High-bandwidth and real-time constraints for supporting concurrent video accesses make generic software architecture design for high-performance on-demand video servers challenging. This challenging task can be even more complicated when we consider that a generic software architecture should be applied to different hardware platforms. In this paper, we introduce the design, implementation, and evaluation of a generic software architecture for on-demand video servers. We describe different key components on controlling the storage and network devices within the server. The interactive collaborations between these software components are also illustrated. The experimental results indicate a very promising direction on exploring the right combinations of these software components. The server is, thus, able to increase the number of concurrent video accesses with the same hardware configuration. For instance, with the right combinations, the system achieved about 80 percent of the storage system bandwidth of four disks, about 70 percent of the storage system bandwidth of six disks, and generally reached the maximal achieved SCSI bandwidth when eight disks are used over two SCSI buses (i.e., four disks on each SCSI bus). Our research and experimental results are based on video servers currently under construction across a variety of hardware platforms, including SMP, DMP, and clusters of PC or workstations. The most-advanced prototype server is based on an SGI shared-memory multiprocessor with a mass storage system consisting of RAID-3 disk arrays. With all the enabling/management schemes, we were able to further investigate interesting research issues by considering the user's access profiles for taking advantage of popular video titles. The results were significant, with a range of 60 percent improvement given a 512 Kbyte block size. In addition to the experimental results, theoretical performance models were also developed that closely match to our collected experimental results.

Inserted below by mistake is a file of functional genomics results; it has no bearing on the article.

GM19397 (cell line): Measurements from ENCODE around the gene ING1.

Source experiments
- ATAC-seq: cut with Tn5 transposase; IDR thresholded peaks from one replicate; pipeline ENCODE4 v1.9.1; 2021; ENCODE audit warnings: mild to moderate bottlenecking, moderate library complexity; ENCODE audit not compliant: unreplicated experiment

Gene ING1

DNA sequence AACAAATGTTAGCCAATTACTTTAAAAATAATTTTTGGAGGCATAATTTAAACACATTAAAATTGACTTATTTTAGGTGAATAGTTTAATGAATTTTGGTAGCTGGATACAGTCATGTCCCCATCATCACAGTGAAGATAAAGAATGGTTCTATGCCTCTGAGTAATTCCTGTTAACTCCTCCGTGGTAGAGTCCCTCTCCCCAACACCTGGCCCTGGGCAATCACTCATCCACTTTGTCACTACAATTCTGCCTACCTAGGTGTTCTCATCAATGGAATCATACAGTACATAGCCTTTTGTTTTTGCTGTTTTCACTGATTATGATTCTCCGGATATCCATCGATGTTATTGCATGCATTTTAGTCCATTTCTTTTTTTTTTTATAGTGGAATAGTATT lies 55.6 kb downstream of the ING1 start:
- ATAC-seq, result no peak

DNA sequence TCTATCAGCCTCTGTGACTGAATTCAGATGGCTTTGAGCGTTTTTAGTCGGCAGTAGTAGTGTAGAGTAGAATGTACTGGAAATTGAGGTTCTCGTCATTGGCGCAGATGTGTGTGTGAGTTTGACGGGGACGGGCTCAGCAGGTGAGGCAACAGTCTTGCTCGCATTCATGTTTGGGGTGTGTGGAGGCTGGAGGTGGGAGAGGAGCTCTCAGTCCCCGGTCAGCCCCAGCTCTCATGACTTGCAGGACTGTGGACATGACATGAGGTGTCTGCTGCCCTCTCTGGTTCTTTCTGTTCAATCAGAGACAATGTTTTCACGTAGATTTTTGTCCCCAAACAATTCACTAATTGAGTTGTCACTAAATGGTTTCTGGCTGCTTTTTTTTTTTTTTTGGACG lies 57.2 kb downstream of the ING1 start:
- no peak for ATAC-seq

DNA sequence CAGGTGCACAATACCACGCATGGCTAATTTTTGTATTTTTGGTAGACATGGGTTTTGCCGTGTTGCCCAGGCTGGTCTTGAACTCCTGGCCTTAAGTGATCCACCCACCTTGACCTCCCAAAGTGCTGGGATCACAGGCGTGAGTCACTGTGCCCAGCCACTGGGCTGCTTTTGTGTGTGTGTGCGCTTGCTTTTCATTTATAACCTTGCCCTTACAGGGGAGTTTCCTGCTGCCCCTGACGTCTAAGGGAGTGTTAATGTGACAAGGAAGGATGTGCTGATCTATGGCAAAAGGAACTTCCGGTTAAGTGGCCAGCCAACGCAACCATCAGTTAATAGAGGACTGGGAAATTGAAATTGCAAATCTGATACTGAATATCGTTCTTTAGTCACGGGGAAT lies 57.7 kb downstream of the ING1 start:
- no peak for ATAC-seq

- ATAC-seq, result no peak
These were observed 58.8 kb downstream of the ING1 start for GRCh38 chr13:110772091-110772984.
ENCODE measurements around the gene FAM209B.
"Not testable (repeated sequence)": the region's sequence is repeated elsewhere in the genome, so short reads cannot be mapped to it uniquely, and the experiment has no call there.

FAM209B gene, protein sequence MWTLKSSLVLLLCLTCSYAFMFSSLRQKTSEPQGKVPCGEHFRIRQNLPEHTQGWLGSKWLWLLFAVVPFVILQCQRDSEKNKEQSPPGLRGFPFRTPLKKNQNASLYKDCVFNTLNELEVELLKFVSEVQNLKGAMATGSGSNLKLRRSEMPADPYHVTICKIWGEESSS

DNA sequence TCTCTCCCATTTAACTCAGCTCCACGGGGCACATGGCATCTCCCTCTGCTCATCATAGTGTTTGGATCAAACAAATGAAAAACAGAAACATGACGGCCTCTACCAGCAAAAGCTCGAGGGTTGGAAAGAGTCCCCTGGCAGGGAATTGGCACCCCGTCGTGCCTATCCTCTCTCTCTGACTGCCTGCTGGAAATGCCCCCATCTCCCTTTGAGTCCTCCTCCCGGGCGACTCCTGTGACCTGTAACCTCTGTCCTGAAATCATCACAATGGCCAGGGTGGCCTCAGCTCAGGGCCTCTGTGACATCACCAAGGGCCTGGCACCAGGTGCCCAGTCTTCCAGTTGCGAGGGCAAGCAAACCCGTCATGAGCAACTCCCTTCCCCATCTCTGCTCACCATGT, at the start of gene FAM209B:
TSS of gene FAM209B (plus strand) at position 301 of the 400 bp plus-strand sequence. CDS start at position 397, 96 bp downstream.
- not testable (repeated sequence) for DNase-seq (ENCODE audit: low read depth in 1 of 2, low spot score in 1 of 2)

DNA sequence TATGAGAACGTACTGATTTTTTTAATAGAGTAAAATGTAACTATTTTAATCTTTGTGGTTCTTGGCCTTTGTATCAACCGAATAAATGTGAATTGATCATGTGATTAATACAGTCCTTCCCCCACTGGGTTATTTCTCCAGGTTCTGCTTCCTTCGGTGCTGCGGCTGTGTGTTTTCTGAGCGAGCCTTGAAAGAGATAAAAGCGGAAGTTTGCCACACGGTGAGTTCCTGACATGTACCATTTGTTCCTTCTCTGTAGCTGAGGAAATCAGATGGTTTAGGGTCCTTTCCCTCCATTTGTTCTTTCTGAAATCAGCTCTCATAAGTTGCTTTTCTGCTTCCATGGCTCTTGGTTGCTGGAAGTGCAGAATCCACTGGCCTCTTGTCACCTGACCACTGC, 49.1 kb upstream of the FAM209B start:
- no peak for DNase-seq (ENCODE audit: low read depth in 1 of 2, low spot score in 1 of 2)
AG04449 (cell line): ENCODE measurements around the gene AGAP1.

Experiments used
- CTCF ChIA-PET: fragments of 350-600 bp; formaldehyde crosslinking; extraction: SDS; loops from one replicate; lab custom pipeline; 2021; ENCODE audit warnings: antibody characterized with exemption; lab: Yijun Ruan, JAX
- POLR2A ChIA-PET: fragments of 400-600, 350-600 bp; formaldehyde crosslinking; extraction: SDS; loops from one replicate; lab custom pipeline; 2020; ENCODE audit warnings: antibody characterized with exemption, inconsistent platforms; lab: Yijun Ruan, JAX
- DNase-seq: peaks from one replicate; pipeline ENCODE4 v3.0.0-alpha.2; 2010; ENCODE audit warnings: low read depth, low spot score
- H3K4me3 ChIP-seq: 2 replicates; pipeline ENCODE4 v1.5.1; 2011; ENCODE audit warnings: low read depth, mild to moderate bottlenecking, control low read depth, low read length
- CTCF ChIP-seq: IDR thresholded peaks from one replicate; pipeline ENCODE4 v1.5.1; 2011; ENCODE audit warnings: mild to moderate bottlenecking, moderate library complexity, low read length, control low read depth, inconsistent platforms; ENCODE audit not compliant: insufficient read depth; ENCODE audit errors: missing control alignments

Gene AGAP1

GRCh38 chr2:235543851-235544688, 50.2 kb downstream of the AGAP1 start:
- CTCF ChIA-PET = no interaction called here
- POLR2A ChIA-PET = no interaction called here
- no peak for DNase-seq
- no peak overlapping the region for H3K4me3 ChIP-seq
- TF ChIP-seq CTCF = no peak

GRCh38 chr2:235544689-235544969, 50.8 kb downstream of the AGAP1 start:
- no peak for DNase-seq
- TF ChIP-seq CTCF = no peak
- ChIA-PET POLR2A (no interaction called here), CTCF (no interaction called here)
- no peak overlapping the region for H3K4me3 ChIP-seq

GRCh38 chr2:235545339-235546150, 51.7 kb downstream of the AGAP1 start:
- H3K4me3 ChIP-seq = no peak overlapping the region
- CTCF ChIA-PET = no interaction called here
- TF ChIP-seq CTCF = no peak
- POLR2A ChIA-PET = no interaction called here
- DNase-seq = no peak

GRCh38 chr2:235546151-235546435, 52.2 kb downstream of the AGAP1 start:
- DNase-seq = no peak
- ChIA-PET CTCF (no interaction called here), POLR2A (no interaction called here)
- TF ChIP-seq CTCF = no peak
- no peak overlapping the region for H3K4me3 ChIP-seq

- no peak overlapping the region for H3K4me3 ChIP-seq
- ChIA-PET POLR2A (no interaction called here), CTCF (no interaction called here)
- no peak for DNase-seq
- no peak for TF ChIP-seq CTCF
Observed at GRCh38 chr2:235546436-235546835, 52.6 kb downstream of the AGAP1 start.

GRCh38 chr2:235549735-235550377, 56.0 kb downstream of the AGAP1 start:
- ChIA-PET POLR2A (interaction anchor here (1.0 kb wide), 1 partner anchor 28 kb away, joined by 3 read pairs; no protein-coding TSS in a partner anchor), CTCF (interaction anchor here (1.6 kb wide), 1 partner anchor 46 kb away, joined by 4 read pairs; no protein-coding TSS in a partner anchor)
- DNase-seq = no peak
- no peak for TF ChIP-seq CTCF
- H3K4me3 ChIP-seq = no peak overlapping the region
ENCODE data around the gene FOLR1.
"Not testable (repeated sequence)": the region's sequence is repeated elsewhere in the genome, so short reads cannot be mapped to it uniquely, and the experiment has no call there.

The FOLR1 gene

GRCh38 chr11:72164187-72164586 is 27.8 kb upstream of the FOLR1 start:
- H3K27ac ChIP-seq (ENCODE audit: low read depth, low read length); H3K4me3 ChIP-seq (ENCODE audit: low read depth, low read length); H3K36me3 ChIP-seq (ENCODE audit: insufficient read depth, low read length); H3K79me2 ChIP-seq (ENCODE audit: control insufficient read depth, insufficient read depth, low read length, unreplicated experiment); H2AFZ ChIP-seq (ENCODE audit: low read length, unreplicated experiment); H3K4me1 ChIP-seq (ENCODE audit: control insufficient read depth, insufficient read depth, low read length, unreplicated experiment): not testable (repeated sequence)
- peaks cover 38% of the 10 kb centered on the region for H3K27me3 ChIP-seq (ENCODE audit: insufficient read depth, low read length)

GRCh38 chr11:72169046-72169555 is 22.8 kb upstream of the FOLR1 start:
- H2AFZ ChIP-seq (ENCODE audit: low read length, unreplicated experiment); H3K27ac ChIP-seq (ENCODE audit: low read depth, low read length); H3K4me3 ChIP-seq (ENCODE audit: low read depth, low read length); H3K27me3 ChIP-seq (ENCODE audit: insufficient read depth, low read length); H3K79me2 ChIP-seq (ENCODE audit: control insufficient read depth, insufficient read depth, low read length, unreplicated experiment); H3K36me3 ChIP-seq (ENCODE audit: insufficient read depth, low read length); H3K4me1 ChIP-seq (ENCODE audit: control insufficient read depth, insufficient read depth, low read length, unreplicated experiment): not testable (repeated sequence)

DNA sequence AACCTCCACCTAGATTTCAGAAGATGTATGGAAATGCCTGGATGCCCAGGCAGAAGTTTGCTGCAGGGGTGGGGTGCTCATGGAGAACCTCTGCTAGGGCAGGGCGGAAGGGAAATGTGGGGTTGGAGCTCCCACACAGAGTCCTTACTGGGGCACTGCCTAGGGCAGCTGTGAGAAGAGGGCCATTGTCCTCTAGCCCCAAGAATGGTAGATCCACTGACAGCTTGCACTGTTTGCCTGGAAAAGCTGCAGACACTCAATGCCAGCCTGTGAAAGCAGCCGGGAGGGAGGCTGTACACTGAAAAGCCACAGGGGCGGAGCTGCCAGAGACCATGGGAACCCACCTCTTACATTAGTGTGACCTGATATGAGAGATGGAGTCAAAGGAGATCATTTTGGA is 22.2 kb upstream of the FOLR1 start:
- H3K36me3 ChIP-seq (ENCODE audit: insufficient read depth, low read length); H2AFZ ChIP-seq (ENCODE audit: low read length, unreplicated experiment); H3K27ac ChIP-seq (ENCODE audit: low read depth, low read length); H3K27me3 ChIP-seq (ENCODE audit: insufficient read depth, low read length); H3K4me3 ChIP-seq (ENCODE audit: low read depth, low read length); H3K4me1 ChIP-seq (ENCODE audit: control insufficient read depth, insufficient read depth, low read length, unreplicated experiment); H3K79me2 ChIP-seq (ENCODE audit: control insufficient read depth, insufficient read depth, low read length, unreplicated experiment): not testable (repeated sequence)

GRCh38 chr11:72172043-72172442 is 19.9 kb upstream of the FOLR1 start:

|Original language||English (US)|
|Number of pages||19|
|Journal||IEEE Transactions on Knowledge and Data Engineering|
|State||Published - 1999|
Bibliographical noteFunding Information:
This work is supported, in part, by the Advanced Research Projects Agency (ARPA) through AFB Contract No. F19628-94-C-0044; by the National Science Foundation under Grants No. CDA-9502979, No. CDA-9414015, and No. CDA-9422044; and by a gift from IBM. The Distributed Multimedia Research Center (DMRC) is sponsored by U.S. West, Honeywell, IVI Publishing, Computing Devices International, and the Network Systems Corporation of Minnesota.